If you ever want to cite an example of an unreliable narrator, then stop here, because Tommy Russo is severely delusional. It’s not that apparent when the novel begins–we think he’s just another sad has-been clinging desperately to dreams of a Hollywood career. Everyone in Tommy’s life seems to know that Tommy isn’t going anywhere, and Tommy is the last one to get this. But as the novel wears on, it becomes creepily clear that Tommy is a sociopath and the novel rocks with Tommy’s dispassionate observations as he uses and abuses everyone in his life. As his life spirals increasingly out-of-control, Tommy’s delusions take over.

There’s a bleak dark humour here–well at least there is if you have my type of sicko humour. Tommy cherishes his dreams but is quick to slam others as “losers,” and I did have a laugh over Tommy stuffing himself with junk food while sitting and watching soap operas in his mousetrap of an apartment soothing himself with fantasies of when he’ll be a big shot racehorse owner:

“I only had about fifty dollars to my name, but I wanted to eat some food for a change. I bought cheeses–Swiss, cheddar, and a pack of those little triangle cheeses that come in the foil wrappers. I also bought a couple of kinds of dips and boxes of crackers. My days of hot dogs, pizza and sleazy diners were over with–from now on I was going to do everything with class.”

There are some hints cleverly weaved through the text that how Tommy sees himself is NOT how others see him. We only have his word for it that he’s this good-looking actor, and I’ll admit I had begun to wonder with all the junk food binges. But then there’s one scene when Tommy sees a copper he knew in high school and the copper doesn’t recognize Tommy. In fact he’s shocked at Tommy’s appearance and says “well, you look like you might’ve put on a few lbs.”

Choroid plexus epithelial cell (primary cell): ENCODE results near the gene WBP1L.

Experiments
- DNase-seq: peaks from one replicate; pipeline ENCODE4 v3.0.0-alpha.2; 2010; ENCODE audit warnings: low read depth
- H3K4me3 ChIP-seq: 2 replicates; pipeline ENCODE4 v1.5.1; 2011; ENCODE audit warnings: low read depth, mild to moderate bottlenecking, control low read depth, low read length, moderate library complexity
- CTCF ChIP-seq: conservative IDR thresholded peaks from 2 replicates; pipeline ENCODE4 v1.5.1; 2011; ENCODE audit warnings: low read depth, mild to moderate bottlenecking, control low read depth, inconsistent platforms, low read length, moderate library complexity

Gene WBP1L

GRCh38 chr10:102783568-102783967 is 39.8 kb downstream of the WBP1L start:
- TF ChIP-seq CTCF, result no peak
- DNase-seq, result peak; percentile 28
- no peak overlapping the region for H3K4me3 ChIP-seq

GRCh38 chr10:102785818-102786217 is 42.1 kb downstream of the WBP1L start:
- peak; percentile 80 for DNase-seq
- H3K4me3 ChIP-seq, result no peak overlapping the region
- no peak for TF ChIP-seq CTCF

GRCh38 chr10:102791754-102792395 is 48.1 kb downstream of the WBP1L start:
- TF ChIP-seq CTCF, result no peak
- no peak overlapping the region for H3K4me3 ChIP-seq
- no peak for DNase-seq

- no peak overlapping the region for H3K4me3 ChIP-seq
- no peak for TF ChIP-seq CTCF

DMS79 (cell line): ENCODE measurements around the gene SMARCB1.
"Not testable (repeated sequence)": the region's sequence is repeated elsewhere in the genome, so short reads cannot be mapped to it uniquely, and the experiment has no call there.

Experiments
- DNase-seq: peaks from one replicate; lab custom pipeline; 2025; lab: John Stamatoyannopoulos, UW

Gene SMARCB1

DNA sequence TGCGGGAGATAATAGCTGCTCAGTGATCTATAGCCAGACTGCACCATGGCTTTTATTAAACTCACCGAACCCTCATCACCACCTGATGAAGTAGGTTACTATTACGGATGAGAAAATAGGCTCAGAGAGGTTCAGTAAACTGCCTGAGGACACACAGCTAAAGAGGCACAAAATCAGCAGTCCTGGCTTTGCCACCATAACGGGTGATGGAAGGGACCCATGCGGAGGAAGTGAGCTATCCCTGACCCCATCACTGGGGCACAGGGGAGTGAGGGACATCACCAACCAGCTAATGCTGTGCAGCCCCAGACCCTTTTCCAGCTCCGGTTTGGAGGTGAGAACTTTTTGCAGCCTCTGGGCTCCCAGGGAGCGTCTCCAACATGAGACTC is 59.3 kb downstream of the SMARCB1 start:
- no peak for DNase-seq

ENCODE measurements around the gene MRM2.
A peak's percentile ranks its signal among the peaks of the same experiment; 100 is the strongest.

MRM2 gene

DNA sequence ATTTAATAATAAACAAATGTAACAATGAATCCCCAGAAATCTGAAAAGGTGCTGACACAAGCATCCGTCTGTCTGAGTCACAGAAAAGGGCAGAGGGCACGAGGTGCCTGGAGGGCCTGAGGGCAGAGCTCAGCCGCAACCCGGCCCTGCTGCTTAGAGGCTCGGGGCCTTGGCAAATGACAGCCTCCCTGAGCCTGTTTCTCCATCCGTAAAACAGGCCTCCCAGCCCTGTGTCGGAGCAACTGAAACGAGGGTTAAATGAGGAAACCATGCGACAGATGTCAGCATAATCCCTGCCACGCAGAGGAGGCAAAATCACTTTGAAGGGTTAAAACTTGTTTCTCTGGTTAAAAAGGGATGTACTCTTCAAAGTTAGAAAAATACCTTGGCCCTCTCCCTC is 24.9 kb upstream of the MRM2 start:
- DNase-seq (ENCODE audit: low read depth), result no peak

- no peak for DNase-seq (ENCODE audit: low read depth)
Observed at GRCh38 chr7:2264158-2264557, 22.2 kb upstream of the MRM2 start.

This unpretentious, unprepossessing little crime novel is a brilliant read, and much much cleverer than it may at first appear; it’s one of my favourite Hard Case Crime novels to date.  Jason Starr presents us with Tommy Russo’s manufactured world–a world in which Tommy thinks his talent as an actor gets him by in life, but in reality his acting skills cover the emotional disconnect between what Tommy thinks and what Tommy does:

“The first thing I said to myself when I saw her was, what the hell am I doing here? Without makeup and with her hair wrapped up in a towel she looked like she could be my grandmother. But it wasn’t her looks  that bothered me as much as her. I remembered how I’d always hated her, how I thought she was just a nasty drunk who treated her husband, a great guy, like a piece of dog shit. The last thing I wanted to do was hurt Frank more than I already had, but there I was about to fuck his wife.”

Someone told me once that I have this peculiar habit of enjoying reading about nasty people. The comment threw me at the time, but after thinking it over, I realized it’s true: I do like reading about nasty people, and the soulless Tommy Russo certainly fits the bill….